JOURNAL OF THE JAPAN WELDING SOCIETY
Online ISSN : 1883-7204
Print ISSN : 0021-4787
ISSN-L : 0021-4787
Volume 42 , Issue 4
Showing 1-7 articles out of 7 articles from the selected issue
  • Kunihiko Satoh, Kenji Seo, Genichi Higuchi, Takao Yatagai
    1973 Volume 42 Issue 4 Pages 302-314
    Published: April 25, 1973
    Released: August 05, 2011
    JOURNALS FREE ACCESS
    This report deals with the strength of partial penetration groove welded joint which has become a subject of general interest in architecture but of which little information is available. In this report it is found that the theoretical evaluation of the strength based on the theory of localized necking agrees with the experimental results. In the series of experiments the results obtained are as follows.
    1) The yield strength and the maximum strength of throat area increase with an increase of the depth of penetration (p) and decrease with an increase of the leg length (f) (cf. Fig. 8, 12, 14, 20).
    2) The maximum laod of the welded joint increases with an increase of the depth of penetration (p) and the leg length (f) (cf. Fig. 9, 13, 15 21).
    3) The fracture mode is affected with a ratio of p/f. When p/f is smaller than 1.5, the fracture arises in the fillet weld metal, and when p/f is larger than 1.5, the fracture arises between the base matel and the heat affected zone. (cf. Photo. 1, 2, 3, 5).
    4) In the usual design of the joint, the theoretical equation (2) or Fig. 4 is well applicable.
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  • Yoshifumi Suezawa
    1973 Volume 42 Issue 4 Pages 315-323
    Published: April 25, 1973
    Released: August 05, 2011
    JOURNALS FREE ACCESS
    According to the researches already carried out, it is clear that brazed joint strength of specimen with coarse brazing surface is greater than that of ones with smooth brazing surface. It is considered that these phenomena depends on the effect of the following factors:
    1) Actual contact area of brazed joint.
    2) Residual stress of brazed joint.
    3) Hardness distribution of brazed joint.
    This paper presents some experimental evidence of residual stress measured by X-ray stress maesuring process and hardness distribution measured by micro-Vickers hardness tester. To obtain smoe experimental data, 10 × 32 × 2.6/m/m mild steel as the base metal and BAg-8 as a filler metal were prepared, and the abutting surfaces of base metals were Polished with various emery papers (No. 60, 120, 240, 400, 600mesh) to set up various roughnesses on the brazing surface. These specimens were brazed with BAg-8 filler metal in the 35 kW resistance furnace operated in hydrogen atmosphere. Residual stress measuremtnt was carried out by means of an X-ray Rstess measurement diffractometer manufactured by Tokyo Shibaura Electric Co.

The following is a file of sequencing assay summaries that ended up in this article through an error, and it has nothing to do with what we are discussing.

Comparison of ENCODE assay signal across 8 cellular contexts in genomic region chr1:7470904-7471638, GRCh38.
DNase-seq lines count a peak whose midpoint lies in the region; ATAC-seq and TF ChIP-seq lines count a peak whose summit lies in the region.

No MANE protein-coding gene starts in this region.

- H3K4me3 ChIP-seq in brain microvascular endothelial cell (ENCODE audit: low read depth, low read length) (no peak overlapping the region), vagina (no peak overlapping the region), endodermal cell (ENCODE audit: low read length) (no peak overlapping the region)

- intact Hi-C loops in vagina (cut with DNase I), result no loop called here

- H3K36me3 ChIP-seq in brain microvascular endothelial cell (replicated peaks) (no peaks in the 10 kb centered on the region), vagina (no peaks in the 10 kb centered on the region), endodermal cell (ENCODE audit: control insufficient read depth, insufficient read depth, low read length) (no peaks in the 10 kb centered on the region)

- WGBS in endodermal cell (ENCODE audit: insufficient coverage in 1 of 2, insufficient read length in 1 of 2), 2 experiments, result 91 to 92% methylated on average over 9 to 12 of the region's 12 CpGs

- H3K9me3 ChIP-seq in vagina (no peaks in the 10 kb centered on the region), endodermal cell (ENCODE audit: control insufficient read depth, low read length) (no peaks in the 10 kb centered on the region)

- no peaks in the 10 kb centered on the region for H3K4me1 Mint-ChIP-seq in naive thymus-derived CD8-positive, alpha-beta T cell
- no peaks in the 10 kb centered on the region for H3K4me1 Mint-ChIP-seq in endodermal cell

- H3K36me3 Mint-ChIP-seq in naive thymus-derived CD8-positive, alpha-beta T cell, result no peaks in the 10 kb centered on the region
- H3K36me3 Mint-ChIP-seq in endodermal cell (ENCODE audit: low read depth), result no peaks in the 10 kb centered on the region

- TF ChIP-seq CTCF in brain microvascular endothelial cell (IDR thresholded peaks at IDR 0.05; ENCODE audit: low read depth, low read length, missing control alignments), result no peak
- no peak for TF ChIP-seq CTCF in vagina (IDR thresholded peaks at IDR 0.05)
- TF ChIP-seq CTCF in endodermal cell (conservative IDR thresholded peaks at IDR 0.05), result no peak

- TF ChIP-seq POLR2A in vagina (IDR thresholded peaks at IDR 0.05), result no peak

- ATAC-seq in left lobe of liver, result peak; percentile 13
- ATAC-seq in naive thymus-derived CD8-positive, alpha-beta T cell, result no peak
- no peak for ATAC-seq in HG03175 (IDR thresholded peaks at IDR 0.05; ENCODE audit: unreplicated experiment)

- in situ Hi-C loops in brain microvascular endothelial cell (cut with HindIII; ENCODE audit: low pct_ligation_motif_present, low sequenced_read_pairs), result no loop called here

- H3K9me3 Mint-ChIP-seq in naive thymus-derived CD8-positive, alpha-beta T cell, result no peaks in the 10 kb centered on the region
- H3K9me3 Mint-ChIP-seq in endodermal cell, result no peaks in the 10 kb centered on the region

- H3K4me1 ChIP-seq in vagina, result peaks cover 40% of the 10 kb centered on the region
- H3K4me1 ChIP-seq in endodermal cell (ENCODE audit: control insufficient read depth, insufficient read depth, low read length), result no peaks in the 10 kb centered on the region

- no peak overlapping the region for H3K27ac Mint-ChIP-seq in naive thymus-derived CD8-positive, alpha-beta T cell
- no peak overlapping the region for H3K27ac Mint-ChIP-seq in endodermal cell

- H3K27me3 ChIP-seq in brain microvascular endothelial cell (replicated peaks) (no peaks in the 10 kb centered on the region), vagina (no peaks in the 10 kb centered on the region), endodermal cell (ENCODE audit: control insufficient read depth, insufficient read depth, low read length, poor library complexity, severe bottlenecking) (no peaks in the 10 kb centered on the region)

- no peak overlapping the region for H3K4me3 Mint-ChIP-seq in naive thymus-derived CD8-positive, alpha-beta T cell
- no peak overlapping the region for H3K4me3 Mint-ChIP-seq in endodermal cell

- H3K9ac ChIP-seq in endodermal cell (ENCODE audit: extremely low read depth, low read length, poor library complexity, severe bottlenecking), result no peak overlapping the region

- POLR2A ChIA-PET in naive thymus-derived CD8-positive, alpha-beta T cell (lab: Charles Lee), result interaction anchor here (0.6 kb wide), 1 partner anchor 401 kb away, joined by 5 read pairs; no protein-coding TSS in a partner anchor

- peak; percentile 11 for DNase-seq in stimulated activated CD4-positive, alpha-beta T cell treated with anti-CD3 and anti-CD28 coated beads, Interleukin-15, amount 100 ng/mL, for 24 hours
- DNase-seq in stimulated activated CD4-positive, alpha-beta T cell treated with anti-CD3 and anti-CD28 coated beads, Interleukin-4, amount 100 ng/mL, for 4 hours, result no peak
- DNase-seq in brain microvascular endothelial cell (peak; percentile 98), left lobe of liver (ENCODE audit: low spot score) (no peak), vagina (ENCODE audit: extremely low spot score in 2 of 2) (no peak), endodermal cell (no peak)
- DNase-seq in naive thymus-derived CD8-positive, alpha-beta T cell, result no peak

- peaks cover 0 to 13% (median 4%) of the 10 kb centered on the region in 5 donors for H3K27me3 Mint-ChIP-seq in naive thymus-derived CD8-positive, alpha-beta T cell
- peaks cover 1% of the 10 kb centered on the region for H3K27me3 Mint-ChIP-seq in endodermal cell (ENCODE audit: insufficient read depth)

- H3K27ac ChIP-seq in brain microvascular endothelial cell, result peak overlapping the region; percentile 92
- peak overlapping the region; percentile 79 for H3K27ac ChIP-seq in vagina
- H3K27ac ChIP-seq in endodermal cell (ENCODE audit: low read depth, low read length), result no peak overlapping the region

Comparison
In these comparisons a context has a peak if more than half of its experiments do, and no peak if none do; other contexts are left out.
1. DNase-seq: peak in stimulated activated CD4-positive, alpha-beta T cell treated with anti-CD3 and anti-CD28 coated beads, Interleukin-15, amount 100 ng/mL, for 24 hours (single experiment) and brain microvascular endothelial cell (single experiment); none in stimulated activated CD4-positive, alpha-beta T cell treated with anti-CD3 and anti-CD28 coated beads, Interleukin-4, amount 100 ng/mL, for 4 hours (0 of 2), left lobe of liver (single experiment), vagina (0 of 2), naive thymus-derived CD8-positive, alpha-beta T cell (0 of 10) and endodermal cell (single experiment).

These examinations gave the results as follows:
    1) Residual stress of brazed joint with coarse surface was larger than that of ones with smooth brazing surface.
    2) Eesidual stress of y directio n (Fig. 7, 8) was larger than that of x direction; it is considered that these phenomena were caused by soliditic shrinkage of filler metal at the brazed joint.
    3) Most of these residual stresses were tension stresses, their max value being 4.5kg/mm2 and their min, value being 0.1kg/mm2.
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  • Jun-ichiro Tsuboi, Saburo Nishiuma
    1973 Volume 42 Issue 4 Pages 324-332
    Published: April 25, 1973
    Released: August 05, 2011
    JOURNALS FREE ACCESS
    It has widely been accepted that the hydrogen which diffuses from weld metal into base metal in the arc welding plays an important role in embrittlement and formation of delayed cracks in the heat affected zone of weldment, but the direct measurement of such hydrogen has scarecely been reported. This paper describes a new device has been used to determine the volume of hydrogen diffusing from weld metal into base metal as a function of time, and the effects of moisture in the coating of electrode, strength of steel and preheating temperature on the behavior of hydrogen diffusing into the heat affected zone are investigated.
    The mian results obtained are as follows;
    1) By the use of a vacuum system, the technique can accurately estimate the hydrogen diffusing from weld metal into base metal for a comparatively simple device.